Why Smart Clients?

... or “Why is my client so fat?”

InfoPath is really cool. To some degree, it actually delivers on the ancient promise of “productivity without programmers.” Fundamentally, it's a form design and publication tool - end users can design forms and publish them to a server where the people who need to fill out the form can access it, fill in the data, and submit the data to a predefined data store.

When combined with SharePoint, there is generally no reason a developer needs to be involved at all - users can lay out forms, create lookups, create *cascading* lookups, add validation, and so on. If the data is simply to be aggregated in a SharePoint forms library, the whole thing is automagical and can be queried directly at the end.

I think it's a wonderful thing for developers because personally I find building generic forms for standard business data collection somewhat, uh, tedious. I'd much rather be solving larger business problems and inventing the next bread slicer.

“But Philo,” you ask, “what does this have to do with fat, er, smart clients?”

Simple - the #1 question regarding InfoPath is “does everyone need InfoPath on the desktop to use an InfoPath form?”

The answer is “it depends.”

Since InfoPath is all XML based (the form definitions are saved in a cab file, but fundamentally they're an XML Schema; the form data is an XML document with a pointer to the XSD), then no - you could easily write an ASP.Net page or a Windows forms client that uses the form XSD to generate the form data in a properly-formatted XML document. But that's not really what the questioner is asking - they want to know “can people without InfoPath on their desktop use the InfoPath forms with no additional coding?”

Think about it - boil that question down and it's “can we get all the InfoPath functionality without InfoPath?” To which the polite answer is “no.”

Why not?

Anyone who's done web development has faced this question: “Can we have spell checking in this data entry form?” Often this happens on a contract where one delivery requirement is for complete client-side validation. Well, in essence this means that every time someone downloads the form, they need to download a dictionary as well. Rich text formatting, validation, spell-checking - these are all requirements we've faced, and we've either bought tools or coded them ourselves.

This means:

  • Additional development cost
  • Additional testing cost
  • For web-based clients, additional download sizes (often massive ones)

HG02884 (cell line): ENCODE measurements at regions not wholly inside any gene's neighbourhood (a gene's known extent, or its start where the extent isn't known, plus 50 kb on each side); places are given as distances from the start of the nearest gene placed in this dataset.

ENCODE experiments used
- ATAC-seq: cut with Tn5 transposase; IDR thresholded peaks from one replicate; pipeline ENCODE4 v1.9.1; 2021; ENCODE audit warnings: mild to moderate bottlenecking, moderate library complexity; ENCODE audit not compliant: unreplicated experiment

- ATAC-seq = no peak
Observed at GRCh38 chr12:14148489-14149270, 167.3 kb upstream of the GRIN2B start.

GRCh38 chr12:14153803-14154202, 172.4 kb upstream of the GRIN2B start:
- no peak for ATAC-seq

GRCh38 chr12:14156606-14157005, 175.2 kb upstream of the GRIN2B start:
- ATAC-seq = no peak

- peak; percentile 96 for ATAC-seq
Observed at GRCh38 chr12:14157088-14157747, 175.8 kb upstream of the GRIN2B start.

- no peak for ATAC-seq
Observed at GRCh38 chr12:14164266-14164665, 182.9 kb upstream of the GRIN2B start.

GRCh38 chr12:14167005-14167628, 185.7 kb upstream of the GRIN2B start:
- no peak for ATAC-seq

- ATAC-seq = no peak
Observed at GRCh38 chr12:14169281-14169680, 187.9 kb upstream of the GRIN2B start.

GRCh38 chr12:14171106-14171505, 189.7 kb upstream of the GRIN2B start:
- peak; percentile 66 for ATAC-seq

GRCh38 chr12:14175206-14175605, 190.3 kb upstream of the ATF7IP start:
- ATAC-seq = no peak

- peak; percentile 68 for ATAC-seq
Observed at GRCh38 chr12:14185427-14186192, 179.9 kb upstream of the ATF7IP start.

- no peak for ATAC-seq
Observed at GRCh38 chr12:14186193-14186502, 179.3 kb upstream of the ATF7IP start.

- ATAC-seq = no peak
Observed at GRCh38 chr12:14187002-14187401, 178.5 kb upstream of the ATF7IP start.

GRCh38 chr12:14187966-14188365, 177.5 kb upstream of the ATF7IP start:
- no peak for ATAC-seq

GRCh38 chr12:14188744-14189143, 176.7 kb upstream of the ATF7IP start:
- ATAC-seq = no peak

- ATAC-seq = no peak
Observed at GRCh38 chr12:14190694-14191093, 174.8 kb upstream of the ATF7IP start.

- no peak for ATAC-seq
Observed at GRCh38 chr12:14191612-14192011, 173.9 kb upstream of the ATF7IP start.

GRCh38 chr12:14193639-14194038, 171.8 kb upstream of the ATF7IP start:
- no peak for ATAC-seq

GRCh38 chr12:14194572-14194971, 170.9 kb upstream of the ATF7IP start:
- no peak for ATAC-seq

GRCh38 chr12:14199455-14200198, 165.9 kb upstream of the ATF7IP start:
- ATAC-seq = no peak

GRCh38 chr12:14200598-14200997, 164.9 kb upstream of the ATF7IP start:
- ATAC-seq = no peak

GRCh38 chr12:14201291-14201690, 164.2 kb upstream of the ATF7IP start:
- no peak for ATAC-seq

InfoPath offers a rich platform for end users to create forms on that provides the full power of the Word libraries (spell checking, grammar checking, rich formatting), a solid client-side validation model, .Net-based code behind (in SP1, download the preview), and offline capability. That's right - a web-aware solution that works in an offline mode, no additional code on your part necessary.

[One caveat in here is where the data goes. As I mentioned above, if the data is going into SharePoint, the end user can build the whole thing. If it needs to go into a business system, the IT Department may have to get involved to provide the data consumer. InfoPath consumes web services very nicely, in keeping with a service-oriented architecture.]

Web-based solutions definitely have a place, and the open architecture of InfoPath forms even allows web-enabling data entry and/or display of the form itself. But when you're talking about robust data entry requirements, web-based solutions generally run out of steam quickly. The client wants a form with spell-checking, client-side validation, offline capability, etc, etc, etc. You can build it, but it's going to be pricy, and it only solves one problem.

InfoPath gives developers the ability to let clients create their own forms with little or no developer intervention, and allows developers to move on to solving bigger and better problems. So you have to ask yourself how you'd rather spend your day: “Hey John, can you move these three fields five pixels to the right?” or “We need someone to build a proof of concept for the new smart phone client the Operations Department needs” ?

Learn more about how developers can add value to InfoPath solutions with the InfoPath Developer Resources Kit


Comments (2)
  1. Chris says:

    I would appreciate any information regarding the merits of SmartClient development using VB.NET/VC#.NET vs. InfoPath. Which scenarios are better suited to each tool?

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